|It 'aint ever going away. Ever.|
In the town I grew up in,(Newcastle, South Africa), there were no independent bookshops. We had what is called, C.N.A, or the Central News Agency. It sold newspapers, greeting cards, stationery, small gifts, music, and books. Back in the day, they would generally have a really tiny ‘Fantasy/Sci-fi’ selection at the back of the shop, out of the way of the real readers,(you know the kind, they look down on fantasy writers and readers, and prefer the opiate of Clancy, Smith, Cussler, or any other ‘80’s mega-authors), and these areas quickly became the general assembly point for nee’r-do-wells and misfits who played D&D.
Of course that’s all changed now. Most bookshops have a fantasy section that takes up at least ten times more retail space than they used too. Fantasy is respectable. It’s on HBO for god’s sake. You’ll see piles of Game of Thrones books cluttering the floor... and rack upon rack of fantasy authors I have never heard of and, will in all likelihood, never read. My reading time is limited, and I am not going to squander it on yet another gazillion word trilogy that is given some banal reference to the Lord of the Rings... as if Tolkien himself, is giving it two-thumbs-up from beyond the grave.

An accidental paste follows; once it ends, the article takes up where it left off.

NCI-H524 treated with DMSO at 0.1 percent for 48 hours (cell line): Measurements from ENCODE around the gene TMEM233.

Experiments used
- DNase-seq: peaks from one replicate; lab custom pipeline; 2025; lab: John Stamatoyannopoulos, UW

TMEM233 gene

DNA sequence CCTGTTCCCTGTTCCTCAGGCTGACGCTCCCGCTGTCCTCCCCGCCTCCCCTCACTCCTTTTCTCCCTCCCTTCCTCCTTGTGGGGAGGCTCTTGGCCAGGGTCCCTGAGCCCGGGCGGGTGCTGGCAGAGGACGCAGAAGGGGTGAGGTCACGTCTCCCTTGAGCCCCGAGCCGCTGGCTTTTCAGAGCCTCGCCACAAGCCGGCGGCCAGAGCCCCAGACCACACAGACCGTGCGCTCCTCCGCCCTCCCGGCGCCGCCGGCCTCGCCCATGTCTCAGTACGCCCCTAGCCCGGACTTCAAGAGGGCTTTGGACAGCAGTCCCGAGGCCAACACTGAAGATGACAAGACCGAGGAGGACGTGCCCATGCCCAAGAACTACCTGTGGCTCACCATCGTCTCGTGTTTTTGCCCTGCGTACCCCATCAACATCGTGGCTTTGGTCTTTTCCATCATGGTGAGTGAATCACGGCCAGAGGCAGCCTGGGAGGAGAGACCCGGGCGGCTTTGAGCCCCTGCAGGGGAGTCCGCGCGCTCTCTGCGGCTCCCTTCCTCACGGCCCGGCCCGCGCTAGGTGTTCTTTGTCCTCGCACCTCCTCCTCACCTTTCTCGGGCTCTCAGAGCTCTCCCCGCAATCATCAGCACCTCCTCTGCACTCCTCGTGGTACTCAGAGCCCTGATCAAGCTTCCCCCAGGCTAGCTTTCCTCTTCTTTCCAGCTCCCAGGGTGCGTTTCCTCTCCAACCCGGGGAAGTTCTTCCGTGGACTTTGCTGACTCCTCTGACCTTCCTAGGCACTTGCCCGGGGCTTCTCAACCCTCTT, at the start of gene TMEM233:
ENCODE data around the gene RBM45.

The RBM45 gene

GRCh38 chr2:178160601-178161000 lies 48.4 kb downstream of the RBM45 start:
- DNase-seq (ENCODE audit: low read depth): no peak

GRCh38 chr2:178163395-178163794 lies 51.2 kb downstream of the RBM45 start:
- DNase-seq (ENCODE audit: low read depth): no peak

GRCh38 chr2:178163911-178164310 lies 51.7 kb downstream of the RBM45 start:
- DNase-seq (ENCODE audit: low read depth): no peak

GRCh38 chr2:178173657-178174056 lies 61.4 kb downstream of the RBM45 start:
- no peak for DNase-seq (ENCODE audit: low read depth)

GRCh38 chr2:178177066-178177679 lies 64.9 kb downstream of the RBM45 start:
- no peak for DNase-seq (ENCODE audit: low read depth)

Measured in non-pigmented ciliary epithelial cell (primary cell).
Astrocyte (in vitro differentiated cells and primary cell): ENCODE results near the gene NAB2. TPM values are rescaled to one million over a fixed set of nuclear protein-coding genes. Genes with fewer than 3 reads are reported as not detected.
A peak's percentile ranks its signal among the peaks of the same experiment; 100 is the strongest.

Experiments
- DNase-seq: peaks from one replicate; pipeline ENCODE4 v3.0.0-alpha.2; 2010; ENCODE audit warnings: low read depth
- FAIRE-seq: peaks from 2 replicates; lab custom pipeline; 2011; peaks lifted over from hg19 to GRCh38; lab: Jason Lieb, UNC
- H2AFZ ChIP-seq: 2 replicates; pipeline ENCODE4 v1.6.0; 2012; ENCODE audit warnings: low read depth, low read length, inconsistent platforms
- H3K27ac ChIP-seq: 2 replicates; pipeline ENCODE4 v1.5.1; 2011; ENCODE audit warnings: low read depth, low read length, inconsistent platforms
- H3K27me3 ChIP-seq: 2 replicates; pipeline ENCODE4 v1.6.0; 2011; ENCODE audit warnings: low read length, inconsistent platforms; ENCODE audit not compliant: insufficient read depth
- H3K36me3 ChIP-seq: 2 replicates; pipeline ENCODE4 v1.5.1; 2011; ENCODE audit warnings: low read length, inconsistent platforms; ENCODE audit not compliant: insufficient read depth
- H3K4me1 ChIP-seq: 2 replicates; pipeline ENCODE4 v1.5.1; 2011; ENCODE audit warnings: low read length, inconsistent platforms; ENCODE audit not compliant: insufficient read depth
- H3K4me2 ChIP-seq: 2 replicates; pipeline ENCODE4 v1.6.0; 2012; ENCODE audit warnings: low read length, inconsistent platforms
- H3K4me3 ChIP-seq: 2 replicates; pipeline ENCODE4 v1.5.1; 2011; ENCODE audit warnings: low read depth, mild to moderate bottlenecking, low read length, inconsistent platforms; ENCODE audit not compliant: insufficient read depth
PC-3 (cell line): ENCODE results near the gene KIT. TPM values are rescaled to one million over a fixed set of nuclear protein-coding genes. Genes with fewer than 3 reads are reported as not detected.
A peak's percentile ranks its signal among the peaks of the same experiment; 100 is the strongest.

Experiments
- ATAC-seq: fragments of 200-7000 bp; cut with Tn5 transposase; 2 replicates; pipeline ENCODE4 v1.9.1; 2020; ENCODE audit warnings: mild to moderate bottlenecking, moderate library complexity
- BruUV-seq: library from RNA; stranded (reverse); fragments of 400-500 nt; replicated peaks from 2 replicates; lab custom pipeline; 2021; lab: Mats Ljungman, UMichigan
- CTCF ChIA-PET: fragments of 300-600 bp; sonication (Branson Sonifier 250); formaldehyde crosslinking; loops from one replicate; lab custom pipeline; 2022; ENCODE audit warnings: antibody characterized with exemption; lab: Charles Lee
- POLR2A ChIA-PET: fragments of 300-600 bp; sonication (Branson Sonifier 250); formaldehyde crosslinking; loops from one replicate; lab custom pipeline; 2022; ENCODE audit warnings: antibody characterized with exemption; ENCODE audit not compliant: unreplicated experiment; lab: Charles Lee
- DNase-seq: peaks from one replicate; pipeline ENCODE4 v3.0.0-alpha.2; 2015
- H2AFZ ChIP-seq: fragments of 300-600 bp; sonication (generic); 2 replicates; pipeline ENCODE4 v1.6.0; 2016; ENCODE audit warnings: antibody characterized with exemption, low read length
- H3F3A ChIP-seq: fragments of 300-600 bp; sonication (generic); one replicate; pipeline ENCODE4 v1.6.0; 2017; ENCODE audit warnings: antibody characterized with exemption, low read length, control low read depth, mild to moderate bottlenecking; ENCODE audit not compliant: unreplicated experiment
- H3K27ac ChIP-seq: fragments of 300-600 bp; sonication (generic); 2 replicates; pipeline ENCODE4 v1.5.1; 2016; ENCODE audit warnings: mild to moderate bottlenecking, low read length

I think this fantasy phenomenon will pass, and the torch will still be carried by the real fans, not the fair-weather ones who are more like tourists in our worlds... ones who feed the animals, let their kids run around screaming like delinquents, and leave a mess behind after their picnic is finished.Who knows, I may yet be wrong.
Anyway, it used to be hard to find good fantasy as a kid. There was the library, sure, but they did they best they could and usually just stocked the ‘Big Guns’, like J.R.R, or C.S. Lewis. That would all change later though when we began to request books that we thought we might enjoy, but up until then it was a one-horse town.